Defining moments are important situations that test a leader's commitment to his or her core beliefs and values. Author Robert Kiyosaki said that in these critical moments, "We become heroes or cowards; truth-tellers or liars; we go forward or backward."

These challenging situations require you to take a stand on difficult and sometimes controversial issues.

"The ultimate measure of a man is not where he stands in moments of comfort and convenience but where he stands at times of challenge and controversy," Martin Luther King Jr. said.

What you do or don't do in these critical moments reveals a lot about your character and credibility.

Defining moments often produce these reactions in people:

  • Self-doubt Should I say what I'm thinking? Should I challenge the boss's proposal?
  • Fear and anxiety Will I get fired? Will I lose friends? Will I be judged?
  • Hesitation — Maybe I should wait and see how things unfold.

Leaders overcome their fears and anxieties, and they find the courage to stand up and do something.

Speaking up doesn't always place you in a favorable light. In some cases, half the people will support your idea and the other half may think you're irrational. Being a leader requires confidence, independence and grit. Leaders work hard to gain alignment with what they think, say and do.

What do you stand for?

What are your core beliefs and values? Where do you draw the line?

You must spend time in reflection and self-examination to identify what you truly believe and value. Your beliefs get tested in and fine-tuned over time. True leaders can tell you, without hesitation, what they believe and why.

On the other hand, weak leaders are indecisive and hesitant, and they sometimes become flip-floppers. They lack core convictions and seldom take a firm stand.

Some leaders post one or more of their core beliefs in their office. Here are some examples:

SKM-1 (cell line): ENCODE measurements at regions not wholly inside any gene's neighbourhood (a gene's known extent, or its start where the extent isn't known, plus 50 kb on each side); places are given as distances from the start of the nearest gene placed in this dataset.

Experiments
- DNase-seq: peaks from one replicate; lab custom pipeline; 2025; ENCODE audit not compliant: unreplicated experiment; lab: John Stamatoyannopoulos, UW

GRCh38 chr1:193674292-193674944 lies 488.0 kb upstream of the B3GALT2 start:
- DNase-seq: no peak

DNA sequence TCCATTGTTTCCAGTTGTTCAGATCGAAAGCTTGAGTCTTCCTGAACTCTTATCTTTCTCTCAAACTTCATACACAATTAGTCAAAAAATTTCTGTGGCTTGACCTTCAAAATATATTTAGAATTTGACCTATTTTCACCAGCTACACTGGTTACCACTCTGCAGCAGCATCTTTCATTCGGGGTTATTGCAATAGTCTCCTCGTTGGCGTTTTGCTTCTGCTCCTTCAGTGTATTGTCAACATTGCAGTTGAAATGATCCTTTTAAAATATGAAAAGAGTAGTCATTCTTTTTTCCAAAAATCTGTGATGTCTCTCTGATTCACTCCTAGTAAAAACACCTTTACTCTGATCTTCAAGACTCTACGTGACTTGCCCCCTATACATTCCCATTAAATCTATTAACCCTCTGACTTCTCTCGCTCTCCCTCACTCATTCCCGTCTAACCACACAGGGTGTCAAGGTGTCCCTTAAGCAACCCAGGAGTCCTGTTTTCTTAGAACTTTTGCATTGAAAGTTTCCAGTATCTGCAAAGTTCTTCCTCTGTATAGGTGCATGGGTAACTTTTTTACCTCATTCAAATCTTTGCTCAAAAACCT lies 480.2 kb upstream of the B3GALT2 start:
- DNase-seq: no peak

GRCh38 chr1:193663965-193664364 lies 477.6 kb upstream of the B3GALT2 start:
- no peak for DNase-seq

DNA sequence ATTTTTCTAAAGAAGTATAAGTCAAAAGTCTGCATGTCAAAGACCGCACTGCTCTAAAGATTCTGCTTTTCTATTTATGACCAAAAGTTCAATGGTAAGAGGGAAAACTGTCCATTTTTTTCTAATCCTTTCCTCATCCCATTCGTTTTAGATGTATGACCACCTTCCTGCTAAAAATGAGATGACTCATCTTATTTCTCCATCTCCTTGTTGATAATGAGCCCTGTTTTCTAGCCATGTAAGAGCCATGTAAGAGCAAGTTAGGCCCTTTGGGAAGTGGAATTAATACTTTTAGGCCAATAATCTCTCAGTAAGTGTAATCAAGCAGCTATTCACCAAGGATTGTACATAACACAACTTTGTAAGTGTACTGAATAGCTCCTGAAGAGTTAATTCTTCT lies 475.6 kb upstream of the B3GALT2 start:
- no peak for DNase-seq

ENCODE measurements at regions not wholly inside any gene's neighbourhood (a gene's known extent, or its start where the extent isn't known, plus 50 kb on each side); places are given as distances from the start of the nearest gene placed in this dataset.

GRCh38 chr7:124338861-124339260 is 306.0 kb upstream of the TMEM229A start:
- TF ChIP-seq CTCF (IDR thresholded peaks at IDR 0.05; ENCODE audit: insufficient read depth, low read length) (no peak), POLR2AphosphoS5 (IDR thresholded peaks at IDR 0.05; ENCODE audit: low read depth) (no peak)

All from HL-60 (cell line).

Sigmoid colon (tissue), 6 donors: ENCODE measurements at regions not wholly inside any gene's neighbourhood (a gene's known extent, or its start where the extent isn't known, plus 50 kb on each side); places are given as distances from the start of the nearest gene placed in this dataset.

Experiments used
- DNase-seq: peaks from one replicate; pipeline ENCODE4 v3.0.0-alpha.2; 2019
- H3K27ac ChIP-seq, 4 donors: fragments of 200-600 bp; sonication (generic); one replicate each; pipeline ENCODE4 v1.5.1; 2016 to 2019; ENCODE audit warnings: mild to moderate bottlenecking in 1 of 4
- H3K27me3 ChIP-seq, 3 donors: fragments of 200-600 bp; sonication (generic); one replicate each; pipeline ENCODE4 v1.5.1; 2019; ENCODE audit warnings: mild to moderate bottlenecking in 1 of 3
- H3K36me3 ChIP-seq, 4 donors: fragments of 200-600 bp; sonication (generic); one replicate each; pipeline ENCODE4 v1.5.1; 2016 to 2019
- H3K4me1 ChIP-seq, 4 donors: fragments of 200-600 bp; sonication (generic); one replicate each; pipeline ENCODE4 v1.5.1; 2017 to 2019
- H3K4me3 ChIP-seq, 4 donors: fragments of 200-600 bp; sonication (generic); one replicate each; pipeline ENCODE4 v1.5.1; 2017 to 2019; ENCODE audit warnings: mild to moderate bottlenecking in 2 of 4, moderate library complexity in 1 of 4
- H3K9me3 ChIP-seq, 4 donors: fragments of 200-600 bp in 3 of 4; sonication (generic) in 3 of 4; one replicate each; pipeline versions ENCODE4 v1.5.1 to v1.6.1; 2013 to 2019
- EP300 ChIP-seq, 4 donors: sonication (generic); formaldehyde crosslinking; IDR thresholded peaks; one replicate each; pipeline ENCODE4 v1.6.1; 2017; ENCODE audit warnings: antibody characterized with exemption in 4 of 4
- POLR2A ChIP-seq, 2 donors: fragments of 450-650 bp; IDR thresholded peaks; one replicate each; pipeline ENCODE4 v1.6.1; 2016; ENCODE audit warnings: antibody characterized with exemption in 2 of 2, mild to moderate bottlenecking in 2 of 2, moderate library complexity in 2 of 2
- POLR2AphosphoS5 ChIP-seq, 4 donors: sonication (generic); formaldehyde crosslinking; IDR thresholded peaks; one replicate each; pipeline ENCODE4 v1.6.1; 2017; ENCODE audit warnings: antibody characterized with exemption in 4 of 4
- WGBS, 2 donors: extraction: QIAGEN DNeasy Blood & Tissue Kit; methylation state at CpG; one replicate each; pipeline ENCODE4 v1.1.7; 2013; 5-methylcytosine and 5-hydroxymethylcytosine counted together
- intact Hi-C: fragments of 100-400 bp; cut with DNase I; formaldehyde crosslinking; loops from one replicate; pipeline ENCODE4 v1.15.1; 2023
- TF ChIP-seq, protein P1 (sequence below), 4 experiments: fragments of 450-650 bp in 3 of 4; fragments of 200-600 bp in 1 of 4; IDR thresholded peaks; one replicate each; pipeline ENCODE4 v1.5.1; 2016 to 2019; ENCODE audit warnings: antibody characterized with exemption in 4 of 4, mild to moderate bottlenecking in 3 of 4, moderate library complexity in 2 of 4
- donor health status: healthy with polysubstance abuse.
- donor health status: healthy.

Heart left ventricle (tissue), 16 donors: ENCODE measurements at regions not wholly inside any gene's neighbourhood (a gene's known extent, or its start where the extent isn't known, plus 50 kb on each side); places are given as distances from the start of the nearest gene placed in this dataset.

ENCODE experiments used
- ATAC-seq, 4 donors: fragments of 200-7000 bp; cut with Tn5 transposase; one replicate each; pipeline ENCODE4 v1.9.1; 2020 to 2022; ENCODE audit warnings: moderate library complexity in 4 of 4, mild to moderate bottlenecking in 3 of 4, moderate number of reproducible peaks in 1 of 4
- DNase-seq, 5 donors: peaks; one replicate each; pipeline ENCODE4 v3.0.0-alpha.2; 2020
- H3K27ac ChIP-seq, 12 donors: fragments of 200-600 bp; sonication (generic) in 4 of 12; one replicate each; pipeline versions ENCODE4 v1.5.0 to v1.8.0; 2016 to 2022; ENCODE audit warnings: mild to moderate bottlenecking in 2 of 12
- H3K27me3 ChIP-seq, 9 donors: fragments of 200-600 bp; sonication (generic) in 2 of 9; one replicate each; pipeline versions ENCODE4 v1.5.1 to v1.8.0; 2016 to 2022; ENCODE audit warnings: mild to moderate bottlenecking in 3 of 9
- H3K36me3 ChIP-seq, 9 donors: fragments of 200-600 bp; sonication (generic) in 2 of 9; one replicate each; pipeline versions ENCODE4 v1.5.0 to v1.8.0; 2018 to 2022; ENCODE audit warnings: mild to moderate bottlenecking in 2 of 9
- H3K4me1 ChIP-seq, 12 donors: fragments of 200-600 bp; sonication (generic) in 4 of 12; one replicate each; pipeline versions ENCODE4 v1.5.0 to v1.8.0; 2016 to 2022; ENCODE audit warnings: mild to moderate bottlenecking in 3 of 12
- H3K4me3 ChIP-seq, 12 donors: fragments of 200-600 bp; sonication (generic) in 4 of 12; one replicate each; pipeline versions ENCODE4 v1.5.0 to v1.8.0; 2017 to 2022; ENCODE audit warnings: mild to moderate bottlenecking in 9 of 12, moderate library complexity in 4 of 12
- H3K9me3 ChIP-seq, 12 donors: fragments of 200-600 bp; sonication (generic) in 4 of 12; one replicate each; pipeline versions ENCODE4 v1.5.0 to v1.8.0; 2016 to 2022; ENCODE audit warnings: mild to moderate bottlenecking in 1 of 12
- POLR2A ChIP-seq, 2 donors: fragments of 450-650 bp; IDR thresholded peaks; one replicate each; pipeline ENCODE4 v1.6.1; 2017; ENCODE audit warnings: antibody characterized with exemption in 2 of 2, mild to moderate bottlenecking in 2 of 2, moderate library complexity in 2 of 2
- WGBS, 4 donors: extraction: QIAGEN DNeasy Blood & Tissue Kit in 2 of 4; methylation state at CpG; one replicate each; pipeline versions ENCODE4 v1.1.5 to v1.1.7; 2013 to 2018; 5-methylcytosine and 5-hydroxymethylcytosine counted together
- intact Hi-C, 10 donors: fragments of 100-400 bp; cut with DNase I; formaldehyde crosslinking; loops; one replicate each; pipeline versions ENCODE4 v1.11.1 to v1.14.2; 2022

• "It can be done!" — Sign President Ronald Reagan kept on his desk in the Oval Office.
  • "Do It Now!" — W. Clement Stone required everyone who worked for him to write those words on index cards and post them in their work area.
  • "Attitude is everything!" — Sign in red letters on the desk of Carol Leary, Ph.D., president of Bay Path University.
  • "Be Realistic, Demand the Impossible" — Sign on the office wall of T.J. Rodgers, founder and CEO of Cypress Semiconductor.
  • "Begin with the End in Mind." Stephen Covey — Sign on the home office wall of Chris Bartley, men's varsity basketball coach, Worcester Polytechnic Institute.
  • "Ideas Compete and People Collaborate" — Sign on a yellow Post-It note on the wall behind the desk of an HR manager at a Fortune 100 company.
  • "I'm Responsible." — Sign on the desk of Rudy Giuliani, former mayor of New York City from 1994-2001.
  • "A desk is a dangerous place from which to view the world." John le Carré — Sign in the office of Louis V. Gerstner, Jr., former CEO of IBM.
  • "The time is always right to do what is right." Martin Luther King Jr. — Sign posted by Michael Jansma, president of

What do you have posted in your office? What are your top 3-to-5 core beliefs and values?

How do you speak up?

It’s not only what you say but how you say it. Are you in control of your emotions?

The best leaders have strong emotional intelligence (EI). When things get hot, they remain calm and in control. They are aware of their emotions and how their bodies react in stressful situations. You need to channel your emotions in a positive direction. When you speak up with sincerity and composure, people may not always agree with you, but they will respect you.

The behavior of great leaders reveals a consistent theme. They know what they stand for. They fight for what they believe is right. Think about Howard Schultz, Warren Buffet, Meg Whitman and Oprah Winfrey — they consistently speak up and deliver their messages with confidence and composure.

Do you have the EI needed to remain calm and focused when the pressure is on?

Key takeaway

To be a leader and make a difference ...

  • Take time to discover what you truly believe and value.
  • Work through your doubts and fears and find your courage and confidence.
  • Increase the alignment with what you think, say and do.